an artist of the first rank; but the best portraits of the eminent magistrates and divines of New England and New York, who lived between 1725 and 1751, are from his pencil. His influence upon the arts in this country is affirmed to be powerful and lasting, and to have especially operated upon Copley, Trumbull, and Allston. The last named gentleman expresses his gratitude in a letter to a friend, for the instruction which he derived from a copy by Smybert in the college library, Cambridge, of the head of Cardinal Bentivoglio by Vandyke, which he obtained permission to take, one winter vacation. At that time, he says, Smybert’s work seemed perfection to him, but he adds that he had to alter his notions of perfection when he saw the original, some years afterwards. Well he might, for a copy that should convey a perfect idea of that splendid production, must be executed by the hand of a kindred genius. Technical skill might counterfeit the features, and even reproduce the enchantment of the colouring, but “the mind, the music breathing from the face,” demand the inspiration which no labour can acquire. Well do we recollect that exquisite “mocking of the life,” if it be not derogatory so to entitle what might be mistaken for life itself. Few of the master-pieces of portraiture which it has been our good fortune to behold, excited more pleasure and admiration at the moment of witnessing it, and left a more vivid impression. Smybert died in Boston in 1751, leaving two children, one of whom, Nathaniel, gave flattering promise of excellence in his father’s art, which was destroyed by a premature death. Other painters are mentioned by Mr. Dunlap as contemporaries of the aforesaid artists, in different portions of the country, whom, perhaps, it may be as well for their reputations to forget as to remember. One of them, however, named Williams, an Englishman, who was settled in Philadelphia, possesses an adventitious claim to recollection, from the circumstance of his having afforded assistance and instruction to the first native American artist of celebrity in point of time, and certainly not the last in point of merit. We mean Benjamin West. The details of the career of this remarkable man must be so familiar to our readers, as to render it a work of supererogation to record them here, even if we had space for the purpose. His humble birth, in an obscure settlement, where civilization had advanced scarcely farther than the threshold ; the singular precocity of his imitative talent; the irresistible strength of his vocation, which overcame every impediment, even the uncompromising spirit of sectarian prejudice; the kind friends whom he was so fortunate as to encounter, who fostered his genius and contributed the means of enabling him to cultivate it to the utmost in the richest school of art; the sensation which he excited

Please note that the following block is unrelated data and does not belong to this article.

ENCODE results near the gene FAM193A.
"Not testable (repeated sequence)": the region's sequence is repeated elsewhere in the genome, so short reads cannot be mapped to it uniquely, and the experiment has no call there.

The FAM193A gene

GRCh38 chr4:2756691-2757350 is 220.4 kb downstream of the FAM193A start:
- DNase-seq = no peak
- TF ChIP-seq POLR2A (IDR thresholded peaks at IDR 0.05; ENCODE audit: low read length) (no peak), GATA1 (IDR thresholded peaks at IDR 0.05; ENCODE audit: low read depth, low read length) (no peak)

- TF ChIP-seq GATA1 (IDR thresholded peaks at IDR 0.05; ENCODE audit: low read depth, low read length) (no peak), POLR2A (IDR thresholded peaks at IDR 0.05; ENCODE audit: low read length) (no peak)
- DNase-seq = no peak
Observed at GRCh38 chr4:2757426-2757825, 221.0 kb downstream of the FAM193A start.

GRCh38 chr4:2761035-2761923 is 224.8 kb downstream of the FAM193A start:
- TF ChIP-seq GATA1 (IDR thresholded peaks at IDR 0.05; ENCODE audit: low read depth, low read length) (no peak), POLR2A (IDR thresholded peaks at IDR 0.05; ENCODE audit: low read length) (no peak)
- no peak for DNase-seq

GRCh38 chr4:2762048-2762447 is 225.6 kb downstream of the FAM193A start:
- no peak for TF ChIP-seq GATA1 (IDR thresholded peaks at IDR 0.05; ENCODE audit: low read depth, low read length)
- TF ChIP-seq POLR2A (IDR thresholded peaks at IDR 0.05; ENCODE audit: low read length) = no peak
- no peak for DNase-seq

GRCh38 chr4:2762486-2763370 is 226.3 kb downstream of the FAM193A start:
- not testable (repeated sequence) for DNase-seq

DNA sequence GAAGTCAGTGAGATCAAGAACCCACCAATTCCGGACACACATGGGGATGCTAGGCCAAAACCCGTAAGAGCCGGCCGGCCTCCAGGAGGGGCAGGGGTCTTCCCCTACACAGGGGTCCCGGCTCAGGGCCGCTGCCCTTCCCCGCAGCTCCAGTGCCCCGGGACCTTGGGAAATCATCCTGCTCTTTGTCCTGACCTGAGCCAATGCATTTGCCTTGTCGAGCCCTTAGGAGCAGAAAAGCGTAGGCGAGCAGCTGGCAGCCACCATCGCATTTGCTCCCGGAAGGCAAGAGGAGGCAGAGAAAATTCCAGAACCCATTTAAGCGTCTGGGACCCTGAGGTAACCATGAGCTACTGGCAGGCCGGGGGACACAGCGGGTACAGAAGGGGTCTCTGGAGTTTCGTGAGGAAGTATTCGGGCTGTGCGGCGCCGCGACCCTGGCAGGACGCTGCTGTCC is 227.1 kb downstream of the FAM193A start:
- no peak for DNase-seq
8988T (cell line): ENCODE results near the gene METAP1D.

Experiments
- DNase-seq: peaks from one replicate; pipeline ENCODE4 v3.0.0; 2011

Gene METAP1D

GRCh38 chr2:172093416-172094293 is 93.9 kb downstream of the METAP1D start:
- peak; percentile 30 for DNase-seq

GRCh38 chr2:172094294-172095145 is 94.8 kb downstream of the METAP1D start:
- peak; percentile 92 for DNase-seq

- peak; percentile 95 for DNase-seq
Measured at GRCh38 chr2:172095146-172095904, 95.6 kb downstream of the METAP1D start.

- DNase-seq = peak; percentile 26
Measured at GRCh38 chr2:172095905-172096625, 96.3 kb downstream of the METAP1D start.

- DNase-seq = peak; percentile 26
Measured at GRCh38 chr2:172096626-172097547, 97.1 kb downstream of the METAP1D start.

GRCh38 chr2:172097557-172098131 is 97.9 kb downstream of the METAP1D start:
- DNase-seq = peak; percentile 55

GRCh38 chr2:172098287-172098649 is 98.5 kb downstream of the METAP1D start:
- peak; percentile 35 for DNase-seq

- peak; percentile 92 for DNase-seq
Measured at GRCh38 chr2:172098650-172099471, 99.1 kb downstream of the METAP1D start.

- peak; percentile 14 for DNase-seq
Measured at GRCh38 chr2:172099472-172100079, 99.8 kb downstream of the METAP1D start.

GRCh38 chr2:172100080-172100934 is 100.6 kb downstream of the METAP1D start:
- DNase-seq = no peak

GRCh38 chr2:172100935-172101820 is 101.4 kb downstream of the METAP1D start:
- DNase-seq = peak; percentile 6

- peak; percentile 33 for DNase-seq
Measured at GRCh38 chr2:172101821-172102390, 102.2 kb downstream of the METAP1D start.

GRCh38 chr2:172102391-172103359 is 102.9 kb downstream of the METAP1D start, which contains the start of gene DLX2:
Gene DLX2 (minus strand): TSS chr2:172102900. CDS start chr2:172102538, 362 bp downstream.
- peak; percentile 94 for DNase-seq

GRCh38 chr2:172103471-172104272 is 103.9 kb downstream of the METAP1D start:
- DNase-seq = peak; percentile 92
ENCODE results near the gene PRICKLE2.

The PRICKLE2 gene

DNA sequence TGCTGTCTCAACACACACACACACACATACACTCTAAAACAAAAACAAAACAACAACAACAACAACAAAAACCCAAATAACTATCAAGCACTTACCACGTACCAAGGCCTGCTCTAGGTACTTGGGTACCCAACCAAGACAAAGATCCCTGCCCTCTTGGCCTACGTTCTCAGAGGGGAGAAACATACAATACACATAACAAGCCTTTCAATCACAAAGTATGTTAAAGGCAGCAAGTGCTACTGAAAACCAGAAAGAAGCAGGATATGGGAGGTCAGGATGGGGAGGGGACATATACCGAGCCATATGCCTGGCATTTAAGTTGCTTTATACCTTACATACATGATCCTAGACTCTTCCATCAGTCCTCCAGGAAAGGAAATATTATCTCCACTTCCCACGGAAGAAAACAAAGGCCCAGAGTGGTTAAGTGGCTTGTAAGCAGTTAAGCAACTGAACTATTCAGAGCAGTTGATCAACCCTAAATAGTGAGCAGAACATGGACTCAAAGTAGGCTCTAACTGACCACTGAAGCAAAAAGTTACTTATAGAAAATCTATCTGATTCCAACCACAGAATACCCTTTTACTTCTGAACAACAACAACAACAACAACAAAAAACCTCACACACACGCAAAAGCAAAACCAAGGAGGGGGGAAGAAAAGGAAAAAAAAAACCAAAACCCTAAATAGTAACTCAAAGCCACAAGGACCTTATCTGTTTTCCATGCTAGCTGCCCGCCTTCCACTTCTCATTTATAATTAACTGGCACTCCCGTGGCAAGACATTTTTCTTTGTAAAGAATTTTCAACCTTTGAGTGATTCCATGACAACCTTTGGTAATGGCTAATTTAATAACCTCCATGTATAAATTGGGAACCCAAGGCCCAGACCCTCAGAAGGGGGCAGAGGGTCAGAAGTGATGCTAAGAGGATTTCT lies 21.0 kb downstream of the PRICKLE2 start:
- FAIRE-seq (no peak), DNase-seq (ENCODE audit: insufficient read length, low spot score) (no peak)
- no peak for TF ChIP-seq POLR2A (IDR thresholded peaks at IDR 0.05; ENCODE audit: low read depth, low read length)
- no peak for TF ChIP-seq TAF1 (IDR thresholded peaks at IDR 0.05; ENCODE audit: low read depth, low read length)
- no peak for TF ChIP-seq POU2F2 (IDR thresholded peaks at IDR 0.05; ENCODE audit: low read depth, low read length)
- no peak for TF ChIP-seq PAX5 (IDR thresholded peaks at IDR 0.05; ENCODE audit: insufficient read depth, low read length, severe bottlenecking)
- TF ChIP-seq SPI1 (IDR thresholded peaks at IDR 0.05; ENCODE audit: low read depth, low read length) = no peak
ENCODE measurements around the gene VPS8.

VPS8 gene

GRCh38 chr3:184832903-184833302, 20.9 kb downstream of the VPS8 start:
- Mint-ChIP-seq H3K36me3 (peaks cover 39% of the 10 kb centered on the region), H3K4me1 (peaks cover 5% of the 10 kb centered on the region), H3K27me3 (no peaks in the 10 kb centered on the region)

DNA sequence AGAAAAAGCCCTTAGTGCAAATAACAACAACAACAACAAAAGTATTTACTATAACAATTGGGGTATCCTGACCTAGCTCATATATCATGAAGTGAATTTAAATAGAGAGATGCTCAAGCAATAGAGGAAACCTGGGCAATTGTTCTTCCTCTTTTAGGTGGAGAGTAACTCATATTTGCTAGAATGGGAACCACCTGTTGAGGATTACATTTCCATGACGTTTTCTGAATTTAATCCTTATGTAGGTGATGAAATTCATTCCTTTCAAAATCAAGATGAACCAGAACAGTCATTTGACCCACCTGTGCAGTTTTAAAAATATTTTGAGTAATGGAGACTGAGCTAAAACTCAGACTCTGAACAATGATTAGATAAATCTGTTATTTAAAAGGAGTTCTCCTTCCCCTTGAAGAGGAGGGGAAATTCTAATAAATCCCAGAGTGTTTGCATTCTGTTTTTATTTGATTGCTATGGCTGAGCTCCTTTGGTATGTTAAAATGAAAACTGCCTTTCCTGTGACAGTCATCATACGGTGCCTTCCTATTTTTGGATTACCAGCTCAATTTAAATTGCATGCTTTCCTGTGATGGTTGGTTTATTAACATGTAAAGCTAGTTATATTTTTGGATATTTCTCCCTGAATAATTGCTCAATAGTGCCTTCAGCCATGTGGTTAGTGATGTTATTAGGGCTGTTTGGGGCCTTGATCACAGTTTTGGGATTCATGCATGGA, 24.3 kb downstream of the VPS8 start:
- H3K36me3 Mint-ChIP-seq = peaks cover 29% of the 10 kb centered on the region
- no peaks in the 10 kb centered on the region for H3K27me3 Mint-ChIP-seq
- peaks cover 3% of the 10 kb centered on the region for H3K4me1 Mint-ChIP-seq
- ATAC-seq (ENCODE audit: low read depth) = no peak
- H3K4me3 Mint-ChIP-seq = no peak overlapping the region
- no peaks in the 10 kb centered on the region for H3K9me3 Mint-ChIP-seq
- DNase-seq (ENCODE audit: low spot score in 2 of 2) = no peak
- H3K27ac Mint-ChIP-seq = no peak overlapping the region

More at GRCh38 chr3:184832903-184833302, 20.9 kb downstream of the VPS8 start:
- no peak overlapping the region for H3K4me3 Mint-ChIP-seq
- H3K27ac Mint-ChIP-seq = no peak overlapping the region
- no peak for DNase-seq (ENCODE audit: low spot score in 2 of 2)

in Italy, both by the anomaly at that period of a young American’s
repairing thither to acquire excellence with the pencil, and the
merit of the works which he produced ; his subsequent success
in England, where he elevated himself to a friendly communion
with royalty, and what was a far more honourable testimony to
his character, was raised by his fellow-artists to the loftiest sta-
tion amongst them, the Presidential chair of their academy, and
where he died, full of honours and of years—all this might almost
be called one of our school-boy lessons, so proud do we naturally
and properly feel that our Temple of Fame should so soon have
had one of its most eminent niches filled in a department which,
in the progress of other nations, has generally been long unoc-
cupied; and so inspiriting is the lesson which it inculcates, of the